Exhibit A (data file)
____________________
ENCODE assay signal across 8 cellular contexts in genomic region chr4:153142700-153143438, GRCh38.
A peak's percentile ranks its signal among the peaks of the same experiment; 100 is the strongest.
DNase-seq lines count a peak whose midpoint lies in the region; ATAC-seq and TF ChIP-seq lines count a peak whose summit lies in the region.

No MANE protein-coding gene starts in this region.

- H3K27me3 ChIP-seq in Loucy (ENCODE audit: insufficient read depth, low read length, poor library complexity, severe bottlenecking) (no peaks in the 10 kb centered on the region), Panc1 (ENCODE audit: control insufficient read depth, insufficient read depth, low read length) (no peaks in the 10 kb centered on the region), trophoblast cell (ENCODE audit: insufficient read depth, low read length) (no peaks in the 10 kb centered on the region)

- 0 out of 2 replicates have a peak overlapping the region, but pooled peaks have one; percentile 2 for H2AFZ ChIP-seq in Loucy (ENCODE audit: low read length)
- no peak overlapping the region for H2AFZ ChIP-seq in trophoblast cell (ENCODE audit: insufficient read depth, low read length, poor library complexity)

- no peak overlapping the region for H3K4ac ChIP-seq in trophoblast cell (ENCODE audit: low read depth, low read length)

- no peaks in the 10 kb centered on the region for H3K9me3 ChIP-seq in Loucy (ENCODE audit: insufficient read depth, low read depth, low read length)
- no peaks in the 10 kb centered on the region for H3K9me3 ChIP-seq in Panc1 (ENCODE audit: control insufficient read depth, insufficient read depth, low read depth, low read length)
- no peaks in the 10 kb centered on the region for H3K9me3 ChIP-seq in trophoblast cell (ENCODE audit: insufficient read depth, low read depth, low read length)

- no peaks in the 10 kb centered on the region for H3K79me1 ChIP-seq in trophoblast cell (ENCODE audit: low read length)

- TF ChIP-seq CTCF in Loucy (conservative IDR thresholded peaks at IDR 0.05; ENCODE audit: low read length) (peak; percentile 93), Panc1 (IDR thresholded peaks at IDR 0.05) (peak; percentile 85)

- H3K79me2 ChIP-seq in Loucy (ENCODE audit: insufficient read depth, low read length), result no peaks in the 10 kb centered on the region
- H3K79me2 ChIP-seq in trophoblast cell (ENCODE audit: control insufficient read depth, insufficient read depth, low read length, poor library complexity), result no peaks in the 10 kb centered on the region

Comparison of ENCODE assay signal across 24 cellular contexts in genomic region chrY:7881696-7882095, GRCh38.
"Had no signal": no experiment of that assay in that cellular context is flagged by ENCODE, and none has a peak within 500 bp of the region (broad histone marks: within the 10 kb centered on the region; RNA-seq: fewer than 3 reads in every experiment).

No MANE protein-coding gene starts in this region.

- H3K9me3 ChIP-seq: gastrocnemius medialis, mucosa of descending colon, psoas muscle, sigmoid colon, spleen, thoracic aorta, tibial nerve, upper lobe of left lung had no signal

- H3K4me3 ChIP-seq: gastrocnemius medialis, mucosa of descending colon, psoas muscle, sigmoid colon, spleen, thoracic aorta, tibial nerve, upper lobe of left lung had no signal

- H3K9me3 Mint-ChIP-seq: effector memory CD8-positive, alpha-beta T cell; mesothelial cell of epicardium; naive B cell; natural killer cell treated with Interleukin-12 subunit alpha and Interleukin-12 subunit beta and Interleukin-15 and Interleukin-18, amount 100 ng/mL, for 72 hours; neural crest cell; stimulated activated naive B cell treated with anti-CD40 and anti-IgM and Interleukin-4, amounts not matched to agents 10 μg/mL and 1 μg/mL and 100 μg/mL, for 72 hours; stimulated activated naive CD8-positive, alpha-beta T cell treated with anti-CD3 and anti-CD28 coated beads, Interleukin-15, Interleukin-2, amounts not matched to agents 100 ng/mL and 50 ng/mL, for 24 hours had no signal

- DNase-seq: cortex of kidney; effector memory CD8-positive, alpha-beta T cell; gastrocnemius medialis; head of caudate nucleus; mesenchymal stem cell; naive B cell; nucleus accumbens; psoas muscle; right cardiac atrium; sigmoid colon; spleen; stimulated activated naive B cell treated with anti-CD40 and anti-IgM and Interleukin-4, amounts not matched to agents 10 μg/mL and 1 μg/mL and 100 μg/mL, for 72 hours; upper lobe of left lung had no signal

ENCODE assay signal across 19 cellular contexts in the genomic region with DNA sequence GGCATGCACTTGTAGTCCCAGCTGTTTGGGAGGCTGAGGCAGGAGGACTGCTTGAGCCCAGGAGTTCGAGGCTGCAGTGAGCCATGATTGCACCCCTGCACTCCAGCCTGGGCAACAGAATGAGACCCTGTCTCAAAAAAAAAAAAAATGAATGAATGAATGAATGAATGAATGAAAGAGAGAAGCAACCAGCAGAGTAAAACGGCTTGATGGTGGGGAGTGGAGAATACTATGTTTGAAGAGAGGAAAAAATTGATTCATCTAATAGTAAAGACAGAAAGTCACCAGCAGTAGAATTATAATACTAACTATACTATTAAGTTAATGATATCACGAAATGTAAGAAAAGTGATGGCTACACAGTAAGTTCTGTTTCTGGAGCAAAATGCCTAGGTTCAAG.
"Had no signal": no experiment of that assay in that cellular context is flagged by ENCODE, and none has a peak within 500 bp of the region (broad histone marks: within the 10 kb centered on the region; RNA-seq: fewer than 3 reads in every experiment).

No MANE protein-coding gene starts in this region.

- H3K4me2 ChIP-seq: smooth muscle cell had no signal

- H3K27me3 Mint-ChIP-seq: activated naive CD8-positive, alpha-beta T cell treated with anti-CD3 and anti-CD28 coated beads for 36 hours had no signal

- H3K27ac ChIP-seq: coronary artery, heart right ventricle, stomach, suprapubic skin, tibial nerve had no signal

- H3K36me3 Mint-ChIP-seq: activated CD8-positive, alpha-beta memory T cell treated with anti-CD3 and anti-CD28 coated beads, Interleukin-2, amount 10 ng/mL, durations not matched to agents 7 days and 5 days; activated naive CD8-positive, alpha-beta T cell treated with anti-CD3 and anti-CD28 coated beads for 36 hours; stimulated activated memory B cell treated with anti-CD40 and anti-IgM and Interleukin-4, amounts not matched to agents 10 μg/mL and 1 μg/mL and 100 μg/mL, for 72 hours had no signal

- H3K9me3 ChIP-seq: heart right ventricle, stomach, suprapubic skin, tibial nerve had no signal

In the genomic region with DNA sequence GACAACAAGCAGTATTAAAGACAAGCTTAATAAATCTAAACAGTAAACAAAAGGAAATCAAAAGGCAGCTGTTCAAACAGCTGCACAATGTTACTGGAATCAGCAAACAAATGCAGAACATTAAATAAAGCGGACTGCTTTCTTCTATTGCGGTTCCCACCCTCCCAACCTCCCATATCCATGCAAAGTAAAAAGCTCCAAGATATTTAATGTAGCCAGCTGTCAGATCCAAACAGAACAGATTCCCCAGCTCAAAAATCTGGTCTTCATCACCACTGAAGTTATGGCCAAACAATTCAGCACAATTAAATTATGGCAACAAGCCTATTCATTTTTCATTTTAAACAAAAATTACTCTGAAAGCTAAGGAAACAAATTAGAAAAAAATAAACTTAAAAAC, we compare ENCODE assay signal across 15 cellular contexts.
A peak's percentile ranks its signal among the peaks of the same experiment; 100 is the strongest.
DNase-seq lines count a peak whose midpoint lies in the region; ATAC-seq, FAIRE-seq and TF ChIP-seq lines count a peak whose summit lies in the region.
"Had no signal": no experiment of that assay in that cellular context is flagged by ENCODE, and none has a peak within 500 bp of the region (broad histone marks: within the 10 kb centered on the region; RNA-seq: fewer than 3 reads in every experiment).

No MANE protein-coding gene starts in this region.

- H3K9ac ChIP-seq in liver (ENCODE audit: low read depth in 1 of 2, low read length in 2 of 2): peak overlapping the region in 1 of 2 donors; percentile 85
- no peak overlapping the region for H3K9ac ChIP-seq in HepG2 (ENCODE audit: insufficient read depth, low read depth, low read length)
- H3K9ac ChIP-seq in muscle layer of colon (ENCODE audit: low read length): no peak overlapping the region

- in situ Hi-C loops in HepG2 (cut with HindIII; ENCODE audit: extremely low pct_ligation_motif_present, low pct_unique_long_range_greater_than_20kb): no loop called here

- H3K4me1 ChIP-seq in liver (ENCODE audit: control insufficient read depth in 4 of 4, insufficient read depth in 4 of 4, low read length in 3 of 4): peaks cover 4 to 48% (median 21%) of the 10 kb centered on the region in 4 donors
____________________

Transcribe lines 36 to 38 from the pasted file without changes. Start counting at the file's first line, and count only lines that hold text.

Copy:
- H3K9ac ChIP-seq in liver (ENCODE audit: low read depth in 1 of 2, low read length in 2 of 2): peak overlapping the region in 1 of 2 donors; percentile 85
- no peak overlapping the region for H3K9ac ChIP-seq in HepG2 (ENCODE audit: insufficient read depth, low read depth, low read length)
- H3K9ac ChIP-seq in muscle layer of colon (ENCODE audit: low read length): no peak overlapping the region